Problems, as we all know, are a reality of living.
Life can be unpredictable and will most certainly be stressful at one point or another.
But it is how we respond to changes and solve a problem that have the most impact and influence to the quality of our lives, as opposed to the actual problem itself.
In my practice as a Psychotherapist, I have worked with many individuals and families of all ages, ranging from issues as harrowing as psychological trauma in small children to more commonplace issues such as conflict in the workplace, or dating and relationship issues.
Over the years, I have come to realize that a problem is a problem, relative to the unique context of a person’s life and individual phenomenology.
Which is to say that they exist – or do not exist – based on our own personal circumstances and subjective experiences of life.
No matter what our individual circumstances are, there are things that all of us can do – whether we struggle with mental illness, extremely difficult living conditions, anxiety, depression, or just plain old boredom – to promote our psychological and emotional well-being, and therefore the quality of our lives.
I call these the 4 pillars of LIFE:
Surviving summer, oh boy!
At this time of year, one of the most asked questions I get from parents is, “What can we do to make sure everyone has a good summer?”
Over the years I’ve compiled many lists, but each teen, and scenario, can be dramatically different.
However, I’ve found that these 6 “Secrets” almost always result in less consequences, and more fun, allowing parents and teens alike to continue surviving summer.
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Validation is one of the most important elements to learn before parenting any child.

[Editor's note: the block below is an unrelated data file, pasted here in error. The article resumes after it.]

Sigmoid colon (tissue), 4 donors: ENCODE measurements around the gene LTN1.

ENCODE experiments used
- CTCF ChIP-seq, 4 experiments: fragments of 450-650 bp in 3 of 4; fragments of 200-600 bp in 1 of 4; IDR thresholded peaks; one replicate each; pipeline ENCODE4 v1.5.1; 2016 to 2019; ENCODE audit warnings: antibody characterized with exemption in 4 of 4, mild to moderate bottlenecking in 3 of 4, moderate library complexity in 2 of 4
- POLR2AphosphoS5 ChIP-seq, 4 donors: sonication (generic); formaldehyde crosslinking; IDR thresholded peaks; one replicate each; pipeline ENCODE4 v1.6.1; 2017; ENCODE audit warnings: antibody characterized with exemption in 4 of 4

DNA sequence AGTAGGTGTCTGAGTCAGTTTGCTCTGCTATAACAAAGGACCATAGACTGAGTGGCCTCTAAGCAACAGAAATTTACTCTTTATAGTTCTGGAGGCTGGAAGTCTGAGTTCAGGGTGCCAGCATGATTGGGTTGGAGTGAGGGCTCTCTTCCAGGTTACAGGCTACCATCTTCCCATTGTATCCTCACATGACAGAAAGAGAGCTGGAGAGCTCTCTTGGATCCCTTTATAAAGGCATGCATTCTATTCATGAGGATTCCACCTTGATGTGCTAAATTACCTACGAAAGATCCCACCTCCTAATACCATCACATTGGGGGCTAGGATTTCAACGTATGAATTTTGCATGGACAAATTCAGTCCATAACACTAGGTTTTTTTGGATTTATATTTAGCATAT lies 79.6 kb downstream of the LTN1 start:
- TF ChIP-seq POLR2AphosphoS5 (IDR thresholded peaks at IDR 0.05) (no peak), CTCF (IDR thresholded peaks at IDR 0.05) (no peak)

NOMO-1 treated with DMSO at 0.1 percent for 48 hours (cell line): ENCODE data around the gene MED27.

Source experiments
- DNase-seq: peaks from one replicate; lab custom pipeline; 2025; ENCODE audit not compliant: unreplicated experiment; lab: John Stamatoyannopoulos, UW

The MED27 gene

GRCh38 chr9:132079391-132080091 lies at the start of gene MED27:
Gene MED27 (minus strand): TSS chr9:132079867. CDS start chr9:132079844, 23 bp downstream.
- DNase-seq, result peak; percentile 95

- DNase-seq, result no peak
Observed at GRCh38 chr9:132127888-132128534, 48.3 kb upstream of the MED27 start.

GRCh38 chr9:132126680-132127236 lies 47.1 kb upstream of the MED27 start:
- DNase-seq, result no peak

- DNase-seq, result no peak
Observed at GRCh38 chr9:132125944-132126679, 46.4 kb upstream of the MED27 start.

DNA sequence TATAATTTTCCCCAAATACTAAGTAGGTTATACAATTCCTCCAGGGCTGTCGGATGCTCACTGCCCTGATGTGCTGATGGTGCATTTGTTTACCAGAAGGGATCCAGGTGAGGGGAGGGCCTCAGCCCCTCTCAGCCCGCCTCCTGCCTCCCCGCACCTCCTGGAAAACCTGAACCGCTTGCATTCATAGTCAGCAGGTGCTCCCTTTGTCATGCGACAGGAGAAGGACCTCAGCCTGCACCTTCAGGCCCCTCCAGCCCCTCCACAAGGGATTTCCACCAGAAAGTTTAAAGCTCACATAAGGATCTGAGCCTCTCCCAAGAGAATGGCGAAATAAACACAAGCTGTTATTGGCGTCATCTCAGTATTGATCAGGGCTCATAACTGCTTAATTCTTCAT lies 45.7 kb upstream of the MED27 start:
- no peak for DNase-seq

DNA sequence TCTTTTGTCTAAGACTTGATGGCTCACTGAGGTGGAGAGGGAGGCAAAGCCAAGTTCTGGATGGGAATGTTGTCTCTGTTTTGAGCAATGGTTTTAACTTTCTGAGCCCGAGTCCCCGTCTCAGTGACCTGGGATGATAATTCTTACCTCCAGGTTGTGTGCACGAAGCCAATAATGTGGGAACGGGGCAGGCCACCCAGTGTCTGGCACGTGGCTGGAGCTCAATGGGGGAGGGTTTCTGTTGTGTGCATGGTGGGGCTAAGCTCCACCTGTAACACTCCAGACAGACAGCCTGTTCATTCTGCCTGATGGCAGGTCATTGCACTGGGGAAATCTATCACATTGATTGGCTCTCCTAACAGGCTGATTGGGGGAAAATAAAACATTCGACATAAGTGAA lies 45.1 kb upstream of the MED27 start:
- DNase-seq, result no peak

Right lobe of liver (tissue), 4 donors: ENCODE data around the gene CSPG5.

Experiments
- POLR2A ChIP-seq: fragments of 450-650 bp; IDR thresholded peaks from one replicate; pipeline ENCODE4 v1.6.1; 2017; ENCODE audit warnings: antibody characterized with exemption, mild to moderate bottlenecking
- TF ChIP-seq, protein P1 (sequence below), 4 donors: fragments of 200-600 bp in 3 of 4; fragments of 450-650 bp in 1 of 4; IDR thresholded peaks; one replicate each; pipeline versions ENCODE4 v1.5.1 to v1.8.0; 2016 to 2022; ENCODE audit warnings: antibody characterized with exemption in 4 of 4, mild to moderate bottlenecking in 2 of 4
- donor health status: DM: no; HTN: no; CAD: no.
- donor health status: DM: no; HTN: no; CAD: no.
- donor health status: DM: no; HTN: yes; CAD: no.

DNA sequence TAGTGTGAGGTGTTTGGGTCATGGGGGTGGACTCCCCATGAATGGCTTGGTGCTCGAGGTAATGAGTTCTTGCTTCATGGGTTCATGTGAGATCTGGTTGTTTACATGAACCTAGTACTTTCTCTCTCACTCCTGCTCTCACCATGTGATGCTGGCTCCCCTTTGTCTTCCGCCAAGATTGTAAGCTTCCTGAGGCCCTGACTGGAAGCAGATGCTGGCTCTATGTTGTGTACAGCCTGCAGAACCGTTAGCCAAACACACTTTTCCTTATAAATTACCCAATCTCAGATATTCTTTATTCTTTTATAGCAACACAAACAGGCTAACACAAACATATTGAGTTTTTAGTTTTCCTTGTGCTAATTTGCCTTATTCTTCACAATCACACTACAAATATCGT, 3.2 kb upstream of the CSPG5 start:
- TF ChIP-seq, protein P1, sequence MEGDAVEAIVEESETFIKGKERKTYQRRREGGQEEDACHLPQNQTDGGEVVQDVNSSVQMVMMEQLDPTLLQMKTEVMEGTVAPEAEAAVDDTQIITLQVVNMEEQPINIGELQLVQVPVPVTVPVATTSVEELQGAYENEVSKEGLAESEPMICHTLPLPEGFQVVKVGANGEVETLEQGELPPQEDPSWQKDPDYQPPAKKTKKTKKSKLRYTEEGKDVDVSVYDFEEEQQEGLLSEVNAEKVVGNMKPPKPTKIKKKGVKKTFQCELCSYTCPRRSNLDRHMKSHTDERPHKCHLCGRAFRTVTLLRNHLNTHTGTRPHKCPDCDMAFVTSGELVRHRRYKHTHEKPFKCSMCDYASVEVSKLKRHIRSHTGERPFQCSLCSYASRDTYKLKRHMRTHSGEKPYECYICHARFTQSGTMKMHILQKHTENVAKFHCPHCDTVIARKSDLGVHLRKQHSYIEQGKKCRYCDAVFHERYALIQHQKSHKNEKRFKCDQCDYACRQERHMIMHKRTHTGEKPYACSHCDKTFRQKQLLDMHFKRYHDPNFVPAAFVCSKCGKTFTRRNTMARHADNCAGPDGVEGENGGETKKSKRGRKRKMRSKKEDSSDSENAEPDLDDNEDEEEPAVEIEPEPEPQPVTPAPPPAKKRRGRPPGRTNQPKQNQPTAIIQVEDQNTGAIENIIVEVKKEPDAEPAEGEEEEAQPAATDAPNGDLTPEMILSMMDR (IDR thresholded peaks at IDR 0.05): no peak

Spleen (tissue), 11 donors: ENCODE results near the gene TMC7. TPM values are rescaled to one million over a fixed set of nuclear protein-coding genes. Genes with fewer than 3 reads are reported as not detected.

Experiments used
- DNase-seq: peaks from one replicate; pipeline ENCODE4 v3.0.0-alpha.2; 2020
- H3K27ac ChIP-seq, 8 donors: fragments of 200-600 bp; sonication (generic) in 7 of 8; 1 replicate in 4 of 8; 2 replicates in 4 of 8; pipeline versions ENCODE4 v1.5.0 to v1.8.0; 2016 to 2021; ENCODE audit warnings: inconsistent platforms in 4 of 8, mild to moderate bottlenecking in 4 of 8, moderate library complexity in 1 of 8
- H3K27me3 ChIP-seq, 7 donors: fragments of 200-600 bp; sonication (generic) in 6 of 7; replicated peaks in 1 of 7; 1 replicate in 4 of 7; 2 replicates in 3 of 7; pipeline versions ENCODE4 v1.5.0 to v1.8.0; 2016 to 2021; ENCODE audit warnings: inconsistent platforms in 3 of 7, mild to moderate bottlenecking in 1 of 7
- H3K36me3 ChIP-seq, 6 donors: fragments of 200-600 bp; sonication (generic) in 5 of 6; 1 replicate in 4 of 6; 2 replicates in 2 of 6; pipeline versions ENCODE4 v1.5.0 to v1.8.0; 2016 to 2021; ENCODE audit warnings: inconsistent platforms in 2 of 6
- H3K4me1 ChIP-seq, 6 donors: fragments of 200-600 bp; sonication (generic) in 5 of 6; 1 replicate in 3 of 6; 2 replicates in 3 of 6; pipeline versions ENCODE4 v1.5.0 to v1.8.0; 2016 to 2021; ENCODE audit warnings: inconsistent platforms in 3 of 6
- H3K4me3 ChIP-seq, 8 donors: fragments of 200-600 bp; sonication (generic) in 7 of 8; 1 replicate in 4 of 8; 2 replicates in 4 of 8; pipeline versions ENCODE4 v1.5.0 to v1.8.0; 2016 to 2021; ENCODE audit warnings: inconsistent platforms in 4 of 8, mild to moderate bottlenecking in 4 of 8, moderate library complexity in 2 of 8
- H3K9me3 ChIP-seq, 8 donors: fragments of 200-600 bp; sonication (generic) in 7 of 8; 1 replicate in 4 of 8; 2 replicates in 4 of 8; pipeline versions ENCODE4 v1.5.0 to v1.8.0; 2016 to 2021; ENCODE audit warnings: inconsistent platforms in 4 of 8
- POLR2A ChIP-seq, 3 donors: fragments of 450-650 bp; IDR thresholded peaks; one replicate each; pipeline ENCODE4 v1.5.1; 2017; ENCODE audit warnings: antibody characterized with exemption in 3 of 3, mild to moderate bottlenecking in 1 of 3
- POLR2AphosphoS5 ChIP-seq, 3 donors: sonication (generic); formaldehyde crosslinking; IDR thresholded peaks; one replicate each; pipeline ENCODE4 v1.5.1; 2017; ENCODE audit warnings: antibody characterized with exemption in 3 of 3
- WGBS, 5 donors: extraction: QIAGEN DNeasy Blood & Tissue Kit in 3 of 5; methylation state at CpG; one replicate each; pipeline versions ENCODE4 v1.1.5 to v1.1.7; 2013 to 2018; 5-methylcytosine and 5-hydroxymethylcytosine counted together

Validation allows your child to feel seen, heard, and accepted and to know that what they say matters and is understood.
The first time I can recall the purpose of validation as a parent, was when my son was eleven years old.
We had just spent the day at Universal Studios as a family, and we were having dinner in a restaurant when my son blurted out:
“There is no point in living.
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Sometimes you are so low that you don’t know how to pick yourself up.
All you want to do is crawl in a corner and die.
Most days are like that for my son.
Carrying the weight of depression on my back, a heavy obstacle to overcome. Looking for a place to set it down and clamber over, but I can’t find the right spot. I don’t know what to do. How will I move past this?–Matthew’s journals
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We live in a world of paradoxical attitudes toward food, eating and body size.
On one hand, we are told we need to be slim down because being overweight is bad for our heath.
But, a moment later, when we order a regular latte, its sheer size (without counting on the contents of the drink) could feed and quench the thirst of an entire family of eight.
No matter how old we are, we value good friendships.
Even at a young age, friendships are important to us- but the closer we get to the teenage years, the more valuable our friendship become.
Some of our children seem to instinctively know how to be a good friends and how to form true friendships.
Other children and teens need a little bit of help navigating this part of their life!
15 Friendship Rules we can teach our children and teens:
A living nightmare…
Amanda glanced at the clock on her night stand… 1:09 a.m. For weeks she hadn’t really slept and tonight was dreading a second-period algebra test in the morning. But that wasn’t the worst of it… staring at her phone, she debated whether to turn it back on. Ben, an upperclassman with whom she shared a Spanish class, had become obsessed with her.
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